Feeding done with horses is accomplished quietly and with considerably less impact to the delicate soil of the Sandhills. The ruts in the trail roads caused by pick-up tires get deeper and deeper as the exposed sand blows away. Haying with horses might take a little longer than the modern methods, but feeding really doesn't take any longer. The teams give us the freedom to go anywhere and we never have had to walk home because they ran out of gas or got stuck in a blow-out. And they always start regardless of how cold it is. The horses work off of voice commands and through years of work have mastered the true art of team work. It's a lot easier to open a gate and talk to the team, they will pull through and stop, which saves time when feeding alone. The mares used on the place were born and raised here, their line goes back to what Great-Grandpa Licking brought in. We have a stud and are in the process of raising more. The older geldings were purchased as yearlings from a breeder in Kansas.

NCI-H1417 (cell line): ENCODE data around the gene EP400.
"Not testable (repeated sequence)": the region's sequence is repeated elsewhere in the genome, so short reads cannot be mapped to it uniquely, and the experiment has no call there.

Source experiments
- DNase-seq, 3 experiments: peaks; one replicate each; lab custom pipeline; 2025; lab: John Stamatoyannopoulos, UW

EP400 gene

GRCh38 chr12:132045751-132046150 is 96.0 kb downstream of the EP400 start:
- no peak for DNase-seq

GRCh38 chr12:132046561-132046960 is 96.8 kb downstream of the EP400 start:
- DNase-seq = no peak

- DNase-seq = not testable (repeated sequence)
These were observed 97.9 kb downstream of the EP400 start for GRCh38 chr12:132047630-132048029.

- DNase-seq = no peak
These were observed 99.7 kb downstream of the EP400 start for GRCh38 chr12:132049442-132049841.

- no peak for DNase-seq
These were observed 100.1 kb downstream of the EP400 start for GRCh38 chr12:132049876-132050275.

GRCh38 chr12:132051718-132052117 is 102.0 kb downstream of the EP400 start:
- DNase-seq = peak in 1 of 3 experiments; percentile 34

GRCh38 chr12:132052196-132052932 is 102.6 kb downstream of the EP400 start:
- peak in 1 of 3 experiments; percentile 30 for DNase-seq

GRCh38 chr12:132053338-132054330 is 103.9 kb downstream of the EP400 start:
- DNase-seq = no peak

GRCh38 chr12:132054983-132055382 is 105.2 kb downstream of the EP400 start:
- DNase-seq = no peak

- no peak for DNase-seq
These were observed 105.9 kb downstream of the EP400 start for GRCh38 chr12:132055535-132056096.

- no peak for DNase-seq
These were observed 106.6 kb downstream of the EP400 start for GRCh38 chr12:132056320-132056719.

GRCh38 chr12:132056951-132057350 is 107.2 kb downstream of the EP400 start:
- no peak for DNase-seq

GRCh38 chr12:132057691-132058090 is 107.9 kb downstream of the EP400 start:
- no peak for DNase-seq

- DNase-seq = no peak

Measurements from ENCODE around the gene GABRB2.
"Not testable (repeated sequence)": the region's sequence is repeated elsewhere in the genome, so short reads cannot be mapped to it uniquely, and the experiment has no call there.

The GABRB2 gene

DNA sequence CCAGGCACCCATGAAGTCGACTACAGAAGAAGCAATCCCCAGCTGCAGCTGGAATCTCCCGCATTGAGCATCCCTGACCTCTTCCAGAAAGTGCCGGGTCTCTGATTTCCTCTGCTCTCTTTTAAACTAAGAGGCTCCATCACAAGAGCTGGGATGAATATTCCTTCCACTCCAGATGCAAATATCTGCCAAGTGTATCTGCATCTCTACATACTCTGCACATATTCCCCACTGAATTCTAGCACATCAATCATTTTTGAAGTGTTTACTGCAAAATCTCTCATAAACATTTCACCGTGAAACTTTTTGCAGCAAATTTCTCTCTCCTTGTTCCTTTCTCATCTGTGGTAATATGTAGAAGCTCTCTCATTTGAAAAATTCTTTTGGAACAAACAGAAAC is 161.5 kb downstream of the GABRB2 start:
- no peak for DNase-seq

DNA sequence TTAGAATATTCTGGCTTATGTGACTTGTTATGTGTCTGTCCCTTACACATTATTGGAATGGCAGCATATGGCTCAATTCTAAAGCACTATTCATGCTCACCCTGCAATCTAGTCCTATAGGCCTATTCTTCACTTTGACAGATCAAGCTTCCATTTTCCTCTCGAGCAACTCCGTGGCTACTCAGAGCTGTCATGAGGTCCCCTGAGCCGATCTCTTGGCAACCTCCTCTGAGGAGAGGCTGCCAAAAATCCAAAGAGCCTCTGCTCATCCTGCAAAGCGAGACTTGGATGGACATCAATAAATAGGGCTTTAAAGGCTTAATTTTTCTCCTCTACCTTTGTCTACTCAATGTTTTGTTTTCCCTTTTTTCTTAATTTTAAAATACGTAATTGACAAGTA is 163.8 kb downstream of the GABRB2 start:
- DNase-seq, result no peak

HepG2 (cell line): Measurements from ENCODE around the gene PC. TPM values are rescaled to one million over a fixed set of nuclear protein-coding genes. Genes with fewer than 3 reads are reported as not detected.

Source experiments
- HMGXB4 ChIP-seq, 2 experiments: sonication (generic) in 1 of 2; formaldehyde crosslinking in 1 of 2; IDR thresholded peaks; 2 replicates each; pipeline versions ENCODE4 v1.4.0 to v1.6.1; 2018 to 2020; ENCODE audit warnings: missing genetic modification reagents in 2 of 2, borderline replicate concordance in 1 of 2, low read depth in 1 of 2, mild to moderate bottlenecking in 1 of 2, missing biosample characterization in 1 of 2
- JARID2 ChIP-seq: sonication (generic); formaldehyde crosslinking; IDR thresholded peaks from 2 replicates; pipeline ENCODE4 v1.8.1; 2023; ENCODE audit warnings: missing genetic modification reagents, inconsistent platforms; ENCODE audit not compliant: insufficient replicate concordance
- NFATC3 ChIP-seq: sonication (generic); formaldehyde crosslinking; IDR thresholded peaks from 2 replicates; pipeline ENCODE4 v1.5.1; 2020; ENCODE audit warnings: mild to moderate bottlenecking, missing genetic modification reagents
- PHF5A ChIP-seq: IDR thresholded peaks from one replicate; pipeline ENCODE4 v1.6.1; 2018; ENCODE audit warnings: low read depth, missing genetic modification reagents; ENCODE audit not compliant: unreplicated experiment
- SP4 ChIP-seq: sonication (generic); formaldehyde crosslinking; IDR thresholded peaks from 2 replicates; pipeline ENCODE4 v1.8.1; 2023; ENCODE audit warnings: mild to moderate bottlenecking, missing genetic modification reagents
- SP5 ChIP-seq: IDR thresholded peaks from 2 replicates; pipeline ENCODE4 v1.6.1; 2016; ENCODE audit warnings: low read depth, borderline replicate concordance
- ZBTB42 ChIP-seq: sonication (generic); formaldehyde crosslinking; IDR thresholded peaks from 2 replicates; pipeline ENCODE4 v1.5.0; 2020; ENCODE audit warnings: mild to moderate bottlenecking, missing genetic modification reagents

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Young horses after a little groundwork is done with them, are harnessed and hooked to an old steady horse. One who is bigger, stronger and calm enough to handle a colt having a fit, and if necessary able to drag a youngster along if a horse sulks up. Feeding trips are good practice for the colts, being worked daily and having a job helps to get them muscled and a calm teammate instills confidence. The draft horses here all have been worked as two and four hitches. Each horse knows what side they work on and always line up that way in their stalls. Bob and Tip are half-brothers and have been together their whole lives. When Bob is kept in to drive with a colt, Tip waits all day at the gate for his teammate to join him.